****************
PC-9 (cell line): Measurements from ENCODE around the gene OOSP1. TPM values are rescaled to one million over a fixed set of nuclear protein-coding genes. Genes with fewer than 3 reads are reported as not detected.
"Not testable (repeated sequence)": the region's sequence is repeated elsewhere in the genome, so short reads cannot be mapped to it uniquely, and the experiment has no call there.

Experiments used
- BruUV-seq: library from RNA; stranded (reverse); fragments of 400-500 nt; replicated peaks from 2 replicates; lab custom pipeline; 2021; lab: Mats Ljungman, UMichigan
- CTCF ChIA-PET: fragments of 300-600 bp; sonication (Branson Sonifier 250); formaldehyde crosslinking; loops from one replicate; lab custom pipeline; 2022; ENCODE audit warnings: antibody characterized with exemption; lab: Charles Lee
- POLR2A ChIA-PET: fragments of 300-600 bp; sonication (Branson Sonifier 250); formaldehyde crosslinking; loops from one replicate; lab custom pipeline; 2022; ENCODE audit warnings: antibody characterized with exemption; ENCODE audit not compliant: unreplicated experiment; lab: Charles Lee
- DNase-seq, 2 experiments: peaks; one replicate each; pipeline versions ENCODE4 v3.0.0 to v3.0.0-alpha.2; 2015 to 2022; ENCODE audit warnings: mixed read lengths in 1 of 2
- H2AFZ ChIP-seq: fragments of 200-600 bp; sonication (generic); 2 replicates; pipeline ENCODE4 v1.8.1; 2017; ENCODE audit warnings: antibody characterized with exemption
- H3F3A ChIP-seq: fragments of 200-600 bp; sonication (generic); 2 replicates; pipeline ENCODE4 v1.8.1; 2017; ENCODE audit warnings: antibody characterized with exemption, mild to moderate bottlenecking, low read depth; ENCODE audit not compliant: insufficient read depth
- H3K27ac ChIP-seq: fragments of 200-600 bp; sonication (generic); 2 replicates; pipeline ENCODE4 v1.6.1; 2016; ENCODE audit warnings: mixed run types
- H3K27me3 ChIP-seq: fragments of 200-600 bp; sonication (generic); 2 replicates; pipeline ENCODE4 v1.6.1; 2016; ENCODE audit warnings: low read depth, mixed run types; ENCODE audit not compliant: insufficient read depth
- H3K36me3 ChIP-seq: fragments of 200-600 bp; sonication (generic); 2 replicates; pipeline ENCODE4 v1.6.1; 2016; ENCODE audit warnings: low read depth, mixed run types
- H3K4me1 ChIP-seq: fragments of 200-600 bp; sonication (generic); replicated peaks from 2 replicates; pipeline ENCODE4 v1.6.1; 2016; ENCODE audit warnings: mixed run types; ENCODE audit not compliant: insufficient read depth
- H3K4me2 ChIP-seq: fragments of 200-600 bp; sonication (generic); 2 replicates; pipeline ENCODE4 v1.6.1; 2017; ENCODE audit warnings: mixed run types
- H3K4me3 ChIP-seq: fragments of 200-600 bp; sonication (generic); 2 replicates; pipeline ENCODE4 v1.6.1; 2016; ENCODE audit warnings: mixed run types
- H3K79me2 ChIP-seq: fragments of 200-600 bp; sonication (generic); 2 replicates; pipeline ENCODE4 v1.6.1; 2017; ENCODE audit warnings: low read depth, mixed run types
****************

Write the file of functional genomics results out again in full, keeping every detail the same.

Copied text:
PC-9 (cell line): Measurements from ENCODE around the gene OOSP1. TPM values are rescaled to one million over a fixed set of nuclear protein-coding genes. Genes with fewer than 3 reads are reported as not detected.
"Not testable (repeated sequence)": the region's sequence is repeated elsewhere in the genome, so short reads cannot be mapped to it uniquely, and the experiment has no call there.

Experiments used
- BruUV-seq: library from RNA; stranded (reverse); fragments of 400-500 nt; replicated peaks from 2 replicates; lab custom pipeline; 2021; lab: Mats Ljungman, UMichigan
- CTCF ChIA-PET: fragments of 300-600 bp; sonication (Branson Sonifier 250); formaldehyde crosslinking; loops from one replicate; lab custom pipeline; 2022; ENCODE audit warnings: antibody characterized with exemption; lab: Charles Lee
- POLR2A ChIA-PET: fragments of 300-600 bp; sonication (Branson Sonifier 250); formaldehyde crosslinking; loops from one replicate; lab custom pipeline; 2022; ENCODE audit warnings: antibody characterized with exemption; ENCODE audit not compliant: unreplicated experiment; lab: Charles Lee
- DNase-seq, 2 experiments: peaks; one replicate each; pipeline versions ENCODE4 v3.0.0 to v3.0.0-alpha.2; 2015 to 2022; ENCODE audit warnings: mixed read lengths in 1 of 2
- H2AFZ ChIP-seq: fragments of 200-600 bp; sonication (generic); 2 replicates; pipeline ENCODE4 v1.8.1; 2017; ENCODE audit warnings: antibody characterized with exemption
- H3F3A ChIP-seq: fragments of 200-600 bp; sonication (generic); 2 replicates; pipeline ENCODE4 v1.8.1; 2017; ENCODE audit warnings: antibody characterized with exemption, mild to moderate bottlenecking, low read depth; ENCODE audit not compliant: insufficient read depth
- H3K27ac ChIP-seq: fragments of 200-600 bp; sonication (generic); 2 replicates; pipeline ENCODE4 v1.6.1; 2016; ENCODE audit warnings: mixed run types
- H3K27me3 ChIP-seq: fragments of 200-600 bp; sonication (generic); 2 replicates; pipeline ENCODE4 v1.6.1; 2016; ENCODE audit warnings: low read depth, mixed run types; ENCODE audit not compliant: insufficient read depth
- H3K36me3 ChIP-seq: fragments of 200-600 bp; sonication (generic); 2 replicates; pipeline ENCODE4 v1.6.1; 2016; ENCODE audit warnings: low read depth, mixed run types
- H3K4me1 ChIP-seq: fragments of 200-600 bp; sonication (generic); replicated peaks from 2 replicates; pipeline ENCODE4 v1.6.1; 2016; ENCODE audit warnings: mixed run types; ENCODE audit not compliant: insufficient read depth
- H3K4me2 ChIP-seq: fragments of 200-600 bp; sonication (generic); 2 replicates; pipeline ENCODE4 v1.6.1; 2017; ENCODE audit warnings: mixed run types
- H3K4me3 ChIP-seq: fragments of 200-600 bp; sonication (generic); 2 replicates; pipeline ENCODE4 v1.6.1; 2016; ENCODE audit warnings: mixed run types
- H3K79me2 ChIP-seq: fragments of 200-600 bp; sonication (generic); 2 replicates; pipeline ENCODE4 v1.6.1; 2017; ENCODE audit warnings: low read depth, mixed run types